The government of India is trying to improve the economy by putting in place high inflation rates (IMF 2015). In the UAE, the rate is expected to remain constant in the next five years. The move is an indication of the fact that the economy can sustain the current population without the need to review inflation upwards.

Unemployment Rates

The third economic variable in this situation is the labor and the rate of unemployment. It is possible to tell the status of the two economies by comparing this element. Unemployment has various impacts on the economy. The variable is higher in India than in the UAE. From statistics obtained from the World Bank indicators website, it is evident that India imports more than it produces (IMF 2014). Consequently, what the country bought from other countries was more than what it sold. Unemployment is one of the factors behind this development. The inability of the economy to provide adequate job opportunities leads to reduced productivity. In the UAE, unemployment is lower than in India. People in the nation are engaged in different production endeavors. As a result, exports are higher than imports. The economy is healthy because there is enough manpower working in the industries and other sectors. The situation is different in India where reports by the IMF (2015) indicate that unemployment leads to the loss of approximately 70% of the income of the country.

Relating Variables to Broader Indicators

Standards of living in the two countries can be compared because of the differences in their respective economies. According to the World Bank Economic Prospects (GEP) report, economic growth in India was estimated to be 2.6% in 2014 (World Bank 2015). The world economy is expected to grow by 3% in 2015. It will grow by 3.3% in 2016. The organization predicts that this growth will fall slightly to 3.2% in 2017 (World Bank 2015). However, the prices of products in India are expected to remain constant in 2015. On the other hand, the economic prospects of the UAE in 2015 are predicted to go down to 3.5%. In 2016, the economic growth of the nation is projected to remain constant at 3.5%. Dubai is expected to have a different growth rate of 4.5% in 2015 and 4.6% in 2016 (IMF 2015).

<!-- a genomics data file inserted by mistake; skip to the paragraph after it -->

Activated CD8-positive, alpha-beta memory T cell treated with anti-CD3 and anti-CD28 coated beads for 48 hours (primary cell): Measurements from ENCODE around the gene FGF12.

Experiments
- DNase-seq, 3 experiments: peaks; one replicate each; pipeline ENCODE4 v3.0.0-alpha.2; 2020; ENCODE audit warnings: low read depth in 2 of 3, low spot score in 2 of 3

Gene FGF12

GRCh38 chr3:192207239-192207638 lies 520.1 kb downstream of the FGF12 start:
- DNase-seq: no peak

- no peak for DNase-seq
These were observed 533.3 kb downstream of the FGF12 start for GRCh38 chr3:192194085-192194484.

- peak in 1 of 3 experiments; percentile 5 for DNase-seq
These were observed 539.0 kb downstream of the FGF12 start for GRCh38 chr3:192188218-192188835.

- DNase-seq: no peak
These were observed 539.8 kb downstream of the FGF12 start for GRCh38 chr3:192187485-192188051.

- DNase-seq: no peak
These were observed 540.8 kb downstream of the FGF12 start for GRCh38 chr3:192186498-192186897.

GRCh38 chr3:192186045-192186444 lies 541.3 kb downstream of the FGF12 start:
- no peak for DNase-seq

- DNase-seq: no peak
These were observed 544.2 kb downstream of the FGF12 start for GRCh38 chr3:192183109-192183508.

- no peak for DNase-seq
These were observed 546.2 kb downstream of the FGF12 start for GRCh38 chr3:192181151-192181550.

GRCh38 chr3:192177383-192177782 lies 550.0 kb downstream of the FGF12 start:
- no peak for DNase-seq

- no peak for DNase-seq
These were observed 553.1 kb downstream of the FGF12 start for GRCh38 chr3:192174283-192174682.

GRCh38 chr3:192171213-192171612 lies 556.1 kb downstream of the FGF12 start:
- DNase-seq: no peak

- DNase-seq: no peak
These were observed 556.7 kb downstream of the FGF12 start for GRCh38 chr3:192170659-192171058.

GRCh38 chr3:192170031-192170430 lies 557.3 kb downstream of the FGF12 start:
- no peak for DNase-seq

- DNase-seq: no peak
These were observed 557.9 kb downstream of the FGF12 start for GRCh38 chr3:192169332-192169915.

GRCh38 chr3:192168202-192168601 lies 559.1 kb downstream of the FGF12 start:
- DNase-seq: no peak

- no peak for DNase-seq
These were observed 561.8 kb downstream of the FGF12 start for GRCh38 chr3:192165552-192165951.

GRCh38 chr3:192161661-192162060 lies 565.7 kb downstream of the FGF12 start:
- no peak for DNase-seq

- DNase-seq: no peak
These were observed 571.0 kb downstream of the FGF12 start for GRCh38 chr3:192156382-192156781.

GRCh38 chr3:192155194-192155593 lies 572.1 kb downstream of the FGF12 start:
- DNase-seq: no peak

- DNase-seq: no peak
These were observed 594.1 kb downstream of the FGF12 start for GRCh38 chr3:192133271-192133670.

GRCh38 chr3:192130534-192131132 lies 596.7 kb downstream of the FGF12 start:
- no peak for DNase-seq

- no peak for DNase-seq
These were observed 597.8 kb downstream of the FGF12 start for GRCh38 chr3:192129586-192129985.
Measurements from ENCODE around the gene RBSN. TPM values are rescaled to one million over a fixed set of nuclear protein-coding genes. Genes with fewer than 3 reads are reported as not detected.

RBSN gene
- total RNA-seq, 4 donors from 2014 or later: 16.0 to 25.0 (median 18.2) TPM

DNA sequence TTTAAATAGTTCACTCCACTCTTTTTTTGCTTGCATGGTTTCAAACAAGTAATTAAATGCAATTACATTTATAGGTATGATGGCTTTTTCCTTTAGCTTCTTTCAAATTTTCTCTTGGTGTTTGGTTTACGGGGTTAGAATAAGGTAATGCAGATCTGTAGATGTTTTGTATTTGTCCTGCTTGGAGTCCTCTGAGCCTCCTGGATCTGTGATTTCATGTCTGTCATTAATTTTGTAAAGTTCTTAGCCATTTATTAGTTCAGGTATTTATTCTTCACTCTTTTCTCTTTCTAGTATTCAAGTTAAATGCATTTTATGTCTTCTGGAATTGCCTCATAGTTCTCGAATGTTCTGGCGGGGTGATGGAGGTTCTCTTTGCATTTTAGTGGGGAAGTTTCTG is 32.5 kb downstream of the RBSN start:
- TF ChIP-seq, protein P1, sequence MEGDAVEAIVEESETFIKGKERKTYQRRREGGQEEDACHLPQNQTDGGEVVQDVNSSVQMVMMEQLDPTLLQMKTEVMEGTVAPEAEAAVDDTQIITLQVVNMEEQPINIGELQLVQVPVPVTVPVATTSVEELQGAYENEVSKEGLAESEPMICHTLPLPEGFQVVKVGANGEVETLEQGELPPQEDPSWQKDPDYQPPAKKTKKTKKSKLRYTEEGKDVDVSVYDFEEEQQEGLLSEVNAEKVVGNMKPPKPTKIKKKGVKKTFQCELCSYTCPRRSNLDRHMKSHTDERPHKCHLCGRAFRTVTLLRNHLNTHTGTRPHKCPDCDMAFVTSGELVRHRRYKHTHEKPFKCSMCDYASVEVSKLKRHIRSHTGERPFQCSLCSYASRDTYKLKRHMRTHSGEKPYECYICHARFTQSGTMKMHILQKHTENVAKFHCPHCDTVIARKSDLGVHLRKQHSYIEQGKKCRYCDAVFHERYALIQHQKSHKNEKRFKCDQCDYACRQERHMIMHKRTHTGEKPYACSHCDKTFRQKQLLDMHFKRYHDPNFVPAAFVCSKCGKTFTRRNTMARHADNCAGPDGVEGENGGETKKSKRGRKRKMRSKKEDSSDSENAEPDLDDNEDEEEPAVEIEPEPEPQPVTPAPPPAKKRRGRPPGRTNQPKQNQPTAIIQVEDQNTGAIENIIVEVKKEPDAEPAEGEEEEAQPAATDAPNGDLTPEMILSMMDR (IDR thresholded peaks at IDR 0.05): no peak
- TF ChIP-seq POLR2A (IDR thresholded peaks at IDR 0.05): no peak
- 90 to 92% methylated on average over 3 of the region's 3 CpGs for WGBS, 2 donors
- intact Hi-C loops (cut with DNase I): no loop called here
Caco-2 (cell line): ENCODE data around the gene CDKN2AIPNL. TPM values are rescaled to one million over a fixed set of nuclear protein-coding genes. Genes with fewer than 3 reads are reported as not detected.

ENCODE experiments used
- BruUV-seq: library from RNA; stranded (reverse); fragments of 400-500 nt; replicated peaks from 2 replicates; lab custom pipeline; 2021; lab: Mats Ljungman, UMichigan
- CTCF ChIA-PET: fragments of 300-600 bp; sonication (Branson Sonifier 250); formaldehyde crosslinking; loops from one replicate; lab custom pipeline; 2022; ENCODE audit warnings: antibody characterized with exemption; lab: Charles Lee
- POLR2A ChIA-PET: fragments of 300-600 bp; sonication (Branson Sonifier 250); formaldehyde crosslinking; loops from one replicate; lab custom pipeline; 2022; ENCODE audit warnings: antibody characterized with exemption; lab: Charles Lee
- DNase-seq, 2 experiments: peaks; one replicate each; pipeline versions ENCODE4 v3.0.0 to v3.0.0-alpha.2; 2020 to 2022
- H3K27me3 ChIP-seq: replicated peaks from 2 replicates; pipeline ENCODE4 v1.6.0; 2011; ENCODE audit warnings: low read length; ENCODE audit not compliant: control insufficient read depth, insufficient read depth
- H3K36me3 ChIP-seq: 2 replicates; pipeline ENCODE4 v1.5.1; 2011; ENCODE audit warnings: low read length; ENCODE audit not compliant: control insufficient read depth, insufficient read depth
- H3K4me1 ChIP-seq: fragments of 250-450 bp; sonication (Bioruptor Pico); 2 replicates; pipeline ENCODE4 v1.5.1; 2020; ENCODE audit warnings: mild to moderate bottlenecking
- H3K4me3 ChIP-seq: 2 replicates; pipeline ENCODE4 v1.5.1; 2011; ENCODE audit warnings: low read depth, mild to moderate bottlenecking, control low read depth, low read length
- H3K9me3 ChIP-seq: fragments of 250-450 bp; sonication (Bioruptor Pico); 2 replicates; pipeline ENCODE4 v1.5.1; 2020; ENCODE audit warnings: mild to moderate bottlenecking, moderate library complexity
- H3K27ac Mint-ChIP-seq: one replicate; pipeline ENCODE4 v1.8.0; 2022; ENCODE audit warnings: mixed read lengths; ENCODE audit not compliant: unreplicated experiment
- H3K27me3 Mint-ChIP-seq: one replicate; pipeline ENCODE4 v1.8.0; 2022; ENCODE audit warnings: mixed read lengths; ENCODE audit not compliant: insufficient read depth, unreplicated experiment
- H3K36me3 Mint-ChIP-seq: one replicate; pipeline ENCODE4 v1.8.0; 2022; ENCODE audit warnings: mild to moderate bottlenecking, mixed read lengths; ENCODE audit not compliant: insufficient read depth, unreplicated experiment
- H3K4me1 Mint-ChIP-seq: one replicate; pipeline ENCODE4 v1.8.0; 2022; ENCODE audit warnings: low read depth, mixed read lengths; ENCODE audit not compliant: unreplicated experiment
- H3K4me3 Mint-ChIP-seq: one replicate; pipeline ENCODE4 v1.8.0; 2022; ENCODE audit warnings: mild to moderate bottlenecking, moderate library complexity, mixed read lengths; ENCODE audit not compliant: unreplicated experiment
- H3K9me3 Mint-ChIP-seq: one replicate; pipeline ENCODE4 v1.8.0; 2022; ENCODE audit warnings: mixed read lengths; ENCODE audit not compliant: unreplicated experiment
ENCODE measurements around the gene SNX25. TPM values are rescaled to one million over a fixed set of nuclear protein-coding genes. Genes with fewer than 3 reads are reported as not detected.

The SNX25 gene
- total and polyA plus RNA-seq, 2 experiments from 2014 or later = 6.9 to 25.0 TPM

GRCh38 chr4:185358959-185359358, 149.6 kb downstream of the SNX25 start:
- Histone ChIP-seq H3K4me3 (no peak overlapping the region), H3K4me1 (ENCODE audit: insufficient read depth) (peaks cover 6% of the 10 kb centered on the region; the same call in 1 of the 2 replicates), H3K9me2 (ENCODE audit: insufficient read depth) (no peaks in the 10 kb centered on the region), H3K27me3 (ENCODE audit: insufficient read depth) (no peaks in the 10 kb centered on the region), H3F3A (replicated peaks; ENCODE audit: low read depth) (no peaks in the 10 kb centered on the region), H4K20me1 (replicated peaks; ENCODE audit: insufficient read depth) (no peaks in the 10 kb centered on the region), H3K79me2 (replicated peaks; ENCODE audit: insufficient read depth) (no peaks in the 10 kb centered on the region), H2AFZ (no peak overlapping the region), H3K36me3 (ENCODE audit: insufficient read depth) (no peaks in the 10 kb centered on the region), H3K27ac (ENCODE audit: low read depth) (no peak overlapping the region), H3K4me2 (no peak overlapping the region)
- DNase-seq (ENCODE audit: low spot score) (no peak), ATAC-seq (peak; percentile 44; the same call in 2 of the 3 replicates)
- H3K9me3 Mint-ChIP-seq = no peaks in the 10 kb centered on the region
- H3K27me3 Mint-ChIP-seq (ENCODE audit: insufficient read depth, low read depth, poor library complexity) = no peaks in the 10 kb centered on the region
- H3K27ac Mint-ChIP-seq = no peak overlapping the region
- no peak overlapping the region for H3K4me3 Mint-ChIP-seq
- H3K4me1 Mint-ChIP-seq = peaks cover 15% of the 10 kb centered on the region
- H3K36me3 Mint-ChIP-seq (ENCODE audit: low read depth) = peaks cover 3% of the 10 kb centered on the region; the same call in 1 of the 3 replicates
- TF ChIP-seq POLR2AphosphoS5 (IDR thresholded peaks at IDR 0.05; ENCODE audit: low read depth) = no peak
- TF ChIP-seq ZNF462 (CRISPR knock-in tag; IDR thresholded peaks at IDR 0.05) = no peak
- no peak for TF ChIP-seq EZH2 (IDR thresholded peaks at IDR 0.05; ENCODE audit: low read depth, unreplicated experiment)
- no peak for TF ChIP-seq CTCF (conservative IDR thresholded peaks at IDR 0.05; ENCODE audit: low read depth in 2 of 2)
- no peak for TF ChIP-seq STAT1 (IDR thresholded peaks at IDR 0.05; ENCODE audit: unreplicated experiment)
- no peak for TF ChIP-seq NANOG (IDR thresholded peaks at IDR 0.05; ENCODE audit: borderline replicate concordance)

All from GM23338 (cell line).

The rates of growth in the two nations are different because of such aspects as unemployment. Projections indicate that the standards of living of people in the two economies will increase in the next two years. Analysis of economic trends in the two countries indicates a bright future for both. Future developments are expected to spur the economies and raise them to a new level (Lone & Mehraj 2015).

Factors that can Support the Growth of the Economies of India and UAE

An analysis of the Indian economy reveals that some sections of the population are struggling to cope with the situation. The majority of people in the country are living below the poverty line. The state of the country’s economy can be improved by allowing more investors to access the local market. Foreign investment can spur the growth of different local businesses. The development of these businesses will create more employment. Consequently, the quality of life of people living in the country will improve significantly (Dahlman & Utz 2005). A decrease in the rate of unemployment will lead to positive growth in the GDP of the nation. In turn, the move will lead to surpluses in the economy. Consequently, imports will reduce as exports increase (IMF 2014). Alternatively, growth in GDP can to a state of equilibrium between spending and income. In light of this, it is obvious that the Indian government has a role to play in ensuring that the economy grows as expected.

The economy of the UAE can also be made to grow more. The country is an investment hub for persons and businesses from different parts of the world. The government can support the growth of the local economy by concentrating on those products that it is best in. The IMF states that the country can grow faster if it focuses on the provision of high-quality oil products at competitive prices (World Bank 2015). Managing these prices can increase the demand of the products. As a result, the GDP will improve.


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International Monetary Fund 2014, India: economy stabilises, but high inflation, slow growth key concerns, Web.

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Lone, T & Mehraj, M 2015, ‘MSMEs in India: growth, performance, and various constraints impeding their growth’, Journal of Economics and Sustainable Development, vol. 6 no. 3, pp. 76-82.

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World Bank Group 2014a, Doing business 2015: going beyond efficiency, economy profile 2015, United Arab Emirates, Web.

World Bank Group 2014b, Doing business 2015: going beyond efficiency, economy profile 2015, India, Web.


Appendix 1: GDP of UAE

Appendix 2: Growth of India’s GDP

Appendix 3: Unemployment Rates in UAE

Appendix 4: Unemployment Rates in Rural India

Appendix 5: Growth of GDP in UAE

Appendix 6: Development Indicators and GDP in India